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Review of USC

haydenhayden Registered User Posts: 4,412 Senior Member
edited August 2010 in Parents Forum
This was posted elsewhere, and it was suggested it be added here, so:

We visited USC last week, and our D loved it as much as she expected to; unfortunately H and I loved it too. It's too far away from us for us to be comfortable, but I have to admit that for the right student, it's definitely the right school.

First, the location: we expected the campus to have a more urban feel, but it didn't. It's a completely contained, fenced in campus with no public streets. Absolutely beautiful campus, well landscaped. I liked their use of different looks; i.e., not the same trees or flowers, but rather an abundance of different plants so that each area had an integrated architectural look, but each area had its own color scheme and "look". It was like Boston College, in that the architecture all fit together in an integrated appearance overall, only with a southern californian style.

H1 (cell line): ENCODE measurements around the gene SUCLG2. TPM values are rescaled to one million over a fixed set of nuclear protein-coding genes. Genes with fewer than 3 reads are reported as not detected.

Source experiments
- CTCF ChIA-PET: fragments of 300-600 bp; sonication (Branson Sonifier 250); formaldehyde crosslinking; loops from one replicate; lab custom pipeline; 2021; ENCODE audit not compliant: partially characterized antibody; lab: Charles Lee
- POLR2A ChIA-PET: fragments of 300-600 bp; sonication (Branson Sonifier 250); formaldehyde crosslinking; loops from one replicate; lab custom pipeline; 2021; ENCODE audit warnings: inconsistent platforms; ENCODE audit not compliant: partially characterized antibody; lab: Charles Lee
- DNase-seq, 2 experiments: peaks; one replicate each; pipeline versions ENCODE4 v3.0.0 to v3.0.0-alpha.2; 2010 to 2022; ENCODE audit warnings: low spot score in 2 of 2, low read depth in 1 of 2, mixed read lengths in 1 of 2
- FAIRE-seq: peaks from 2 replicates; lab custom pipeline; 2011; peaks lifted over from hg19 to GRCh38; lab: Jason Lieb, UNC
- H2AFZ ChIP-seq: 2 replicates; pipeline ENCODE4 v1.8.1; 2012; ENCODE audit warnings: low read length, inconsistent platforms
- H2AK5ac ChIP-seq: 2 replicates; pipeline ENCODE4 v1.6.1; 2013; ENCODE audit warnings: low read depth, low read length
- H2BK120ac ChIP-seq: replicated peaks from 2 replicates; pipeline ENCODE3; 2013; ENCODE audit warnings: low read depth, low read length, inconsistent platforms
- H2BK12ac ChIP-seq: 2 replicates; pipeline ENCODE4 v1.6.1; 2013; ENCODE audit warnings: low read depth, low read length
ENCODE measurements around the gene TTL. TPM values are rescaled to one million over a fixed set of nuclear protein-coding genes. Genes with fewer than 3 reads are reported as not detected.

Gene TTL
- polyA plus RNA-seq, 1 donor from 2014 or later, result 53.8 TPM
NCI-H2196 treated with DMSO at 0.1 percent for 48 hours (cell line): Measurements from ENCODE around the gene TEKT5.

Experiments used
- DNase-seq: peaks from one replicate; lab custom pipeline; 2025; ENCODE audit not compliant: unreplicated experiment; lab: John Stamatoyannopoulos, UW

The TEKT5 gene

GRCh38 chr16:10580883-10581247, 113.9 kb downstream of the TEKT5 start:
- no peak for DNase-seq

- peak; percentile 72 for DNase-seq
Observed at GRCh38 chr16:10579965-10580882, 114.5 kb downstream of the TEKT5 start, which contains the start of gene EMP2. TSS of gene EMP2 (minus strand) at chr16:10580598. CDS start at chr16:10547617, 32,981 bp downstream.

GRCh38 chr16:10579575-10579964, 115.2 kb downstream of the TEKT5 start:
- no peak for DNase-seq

We simply did not realize a city was close, much less that it surrounded us. Then you get to the fence, and the city reappears.

We attended the admitted students' day, and overheard this from another family sitting nearby, after the day had ended: "We just did the admitted students' thing at UCLA. At UCLA they kept telling us that you're not a number at UCLA, but they treated us like we were. Not once did USC mention that, and we felt it was personal all the way - they don't talk about personal attention, they just give it."

I can't speak to UCLA at all, but we agreed that USC definitely has a personal feel. During the tour of the specific school, the person who walked us through had obviously reviewed the applications of each of the students on the tour (we had to reserve in advance), as once she was introduced, she called the students by name and seemed to know about them. Impressive homework. (And another example of USC's personal touch.)